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Friday, January 30, 2015
Brentwood, Maryland Hides Speed Camera Errors
Speed cameraBrentwood, Maryland succeeded in concealing just how plagued with inaccurate readings its speed camera program has been. The town spent more than four years dodging numerous attempts by the Maryland Drivers Alliance to use public information laws to obtain emails and other documents pertaining to problems with the system. Only last week did the city hand over the requested files under the pressure of a lawsuit filed in Montgomery County Circuit Court.
   The town claimed it could not comply with the request for emails since it had "lost" the password to the Hotmail account where the messages were stored.
   "The town does not have access to these accounts," the attorney for Brentwood wrote in its response to the Maryland Drivers Alliance. "These accounts were apparently utilized by former employees of Brentwood and no current employee of the town can access these accounts."
   Many of the emails that were finally provided highlighted problems with Optotraffic, the private vendor that runs every aspect of the program.
   "Hi Angie," Brentwood Police Chief David W. Risik wrote in a July 8, 2010 email to the vendor. "You all must have someone new reviewing citations. I am receiving a whole lot of mistakes. Blatant wrong tags with obvious wrong vehicle makes."
   Dozens of emails discuss citations wrongly issued to automobiles and buses. Often, the recipient of an erroneous ticket was forced to marshal evidence of his innocence. One motorist sent an email complaining that he received a ticket for a car that he had not driven in twenty-two years.
   "Be advised that the tag number shown in subject citation was issued to me by MVA on an 87 Dodge pickup, but as shown on the attached exhibits from MVA, the tags were returned and the registration canceled on 11-21-89," the motorist wrote. "Your prompt attention and correction to this matter will be greatly appreciated."
   The driver of a Lexus IS250 complained that he received a ticket for someone else's vehicle, but he was confused because he was told to mail payment to the "Town of Brentwood" at a post office box in Philadelphia, Pennsylvania. The PO box is run by Optotraffic.
   "My vehicle was not in Brentwood, or anywhere in Pennsylvania on 02/08/11," the confused motorist wrote. "In fact, I have never driven this vehicle to Pennsylvania."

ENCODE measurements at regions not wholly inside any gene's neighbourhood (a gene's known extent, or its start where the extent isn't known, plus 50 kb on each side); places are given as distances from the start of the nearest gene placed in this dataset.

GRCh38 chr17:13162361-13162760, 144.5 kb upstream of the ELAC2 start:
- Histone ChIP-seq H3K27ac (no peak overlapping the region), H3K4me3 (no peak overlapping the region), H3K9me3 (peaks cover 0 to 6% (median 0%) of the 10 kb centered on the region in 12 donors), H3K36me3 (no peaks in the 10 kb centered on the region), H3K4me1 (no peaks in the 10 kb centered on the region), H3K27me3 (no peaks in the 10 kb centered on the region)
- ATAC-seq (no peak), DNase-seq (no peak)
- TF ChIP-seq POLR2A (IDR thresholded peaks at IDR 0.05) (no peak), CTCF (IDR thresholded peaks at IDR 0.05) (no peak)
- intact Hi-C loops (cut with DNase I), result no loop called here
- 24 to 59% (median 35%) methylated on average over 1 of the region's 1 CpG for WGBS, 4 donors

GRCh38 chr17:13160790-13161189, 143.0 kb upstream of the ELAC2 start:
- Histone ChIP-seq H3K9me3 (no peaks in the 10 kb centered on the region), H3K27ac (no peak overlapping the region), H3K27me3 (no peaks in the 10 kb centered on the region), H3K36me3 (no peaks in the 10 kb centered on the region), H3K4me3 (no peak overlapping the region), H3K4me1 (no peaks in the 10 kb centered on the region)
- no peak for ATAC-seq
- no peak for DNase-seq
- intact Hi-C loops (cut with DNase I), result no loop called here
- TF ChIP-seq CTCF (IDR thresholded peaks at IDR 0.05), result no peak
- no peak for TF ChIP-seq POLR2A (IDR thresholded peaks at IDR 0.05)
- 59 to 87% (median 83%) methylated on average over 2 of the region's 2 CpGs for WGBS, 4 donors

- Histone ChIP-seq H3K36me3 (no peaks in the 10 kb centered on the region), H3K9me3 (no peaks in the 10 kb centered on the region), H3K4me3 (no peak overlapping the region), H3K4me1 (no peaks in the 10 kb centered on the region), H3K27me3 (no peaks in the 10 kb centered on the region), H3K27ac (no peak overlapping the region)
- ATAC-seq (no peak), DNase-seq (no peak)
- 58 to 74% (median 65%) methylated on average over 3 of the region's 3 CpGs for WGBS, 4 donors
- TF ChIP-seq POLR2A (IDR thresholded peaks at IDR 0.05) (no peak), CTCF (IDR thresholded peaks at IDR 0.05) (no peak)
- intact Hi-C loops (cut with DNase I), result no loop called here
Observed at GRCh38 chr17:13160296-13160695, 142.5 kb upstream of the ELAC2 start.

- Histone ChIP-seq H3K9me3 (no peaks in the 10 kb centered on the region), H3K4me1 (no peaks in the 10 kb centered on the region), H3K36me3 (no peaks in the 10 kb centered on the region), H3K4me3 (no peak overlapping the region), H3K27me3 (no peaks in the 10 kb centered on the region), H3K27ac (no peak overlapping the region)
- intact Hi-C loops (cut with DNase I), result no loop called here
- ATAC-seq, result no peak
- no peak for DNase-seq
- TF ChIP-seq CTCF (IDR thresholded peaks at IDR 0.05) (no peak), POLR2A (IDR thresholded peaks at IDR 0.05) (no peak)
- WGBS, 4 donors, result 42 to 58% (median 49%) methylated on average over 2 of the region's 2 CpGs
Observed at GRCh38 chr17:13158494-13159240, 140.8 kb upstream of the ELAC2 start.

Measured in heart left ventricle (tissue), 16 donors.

Others were forced to go to great lengths to document that they were thousands of miles away from Brentwood at the time of the alleged violation.
   "I received your January 10, 2011 citation on the above referenced date," an annoyed ticket recipient wrote. "On January 3, 2011, I left the People's Republic of Maryland on a road trip, in my only car, with my grandson. Your certified citation claims my car was in Maryland on the date of the violation. Please find enclosed receipts to prove your claim false. The referenced tag number is mine, however, my tag is on a 2011 Mercedes CLS-550, and your photo is of a car not of this class. The photo of the tag number is not legible and your agent... guessed at what it might be. In the name of safety for women and children it's my recommendation this employee be retrained."

Thursday, January 29, 2015
Ohio: Cops Need A Reason To Interrogate Parked Motorists
Judge Colleen Mary OToolePolice officers may not approach and question motorists parked in a driveway unless there is a legitimate reason to suspect criminal activity. That was the decision of a divided Ohio Court of Appeals panel on Monday that overturned the conviction of Jamey D. Dixon after she was arrested while minding her own business in a residential driveway in Kirtland Hills on March 29, 2013.
   At around 2am, Officer Nate Reed saw the Dixon's car parked on Kingwood Drive. The vehicle's lights were off, but Officer Reed said he did not know that someone was inside. He considered the car suspicious and decided to investigate. He later told the court that he did so under his "community caretaker function."
   Dixon was intoxicated. Although she had pulled over to sober up, she was charged with driving under the influence (DUI) and sentenced to 15 days in jail, a one-year license suspension and a year of probation. She appealed on the grounds that Officer Dixon had no right to question her under the Fourth Amendment. The appellate court agreed.
   "The facts did not justify him in approaching and questioning appellant, simply because she was stopped on a private driveway at night," Judge Colleen Mary O'Toole wrote for the majority. "In this case, Officer Reed based his decision to make a stop solely on the facts that some crimes had occurred in the area; that he had not seen a car parked in the driveway of the house earlier, that he had not seen a car parked at that particular point in the driveway before; and, that its lights were off. The area was not a high crime area; the officer was not responding to a call; he had no suspicion of any traffic infraction or any other criminal activity."
   The court found that the community caretaker function applies when an officer renders aid to a motorist in distress, as happens when he arrives on the scene of an accident. This exception could not apply in the present case since Officer Reed had no idea that the "suspicious" car was occupied. A car in a driveway is not even all that suspicious.
   "These facts are consistent with many perfectly legal reasons why anyone may have pulled into the driveway -- e.g., place a phone call, check directions on a GPS, or send a text message -- activities that are safer to perform when not driving," Judge Timothy P. Cannon observed.
   Since neither an investigative nor caretaking stop was justified, the majority reversed the lower court's decision.
   A copy of the ruling is available in a 70k PDF file at the source link below.

Source: PDF File Ohio v. Dixon (Court of Appeals, State of Ohio, 1/26/2015)

Wednesday, January 28, 2015
Virginia Considers Mix Of Pro, Anti-Motorist Bills
Virginia state capitalState lawmakers in Virginia are weighing whether to expand or limit the use of photo enforcement among a handful of bills of interest to the commonwealth's drivers. The first bill failed before the state Senate Privileges and Elections Committee last week on an 11 to 4 vote. State Senator Richard H. Black (R-Leesburg) had put forward a bill giving the public a say in whether red light cameras are used in their community.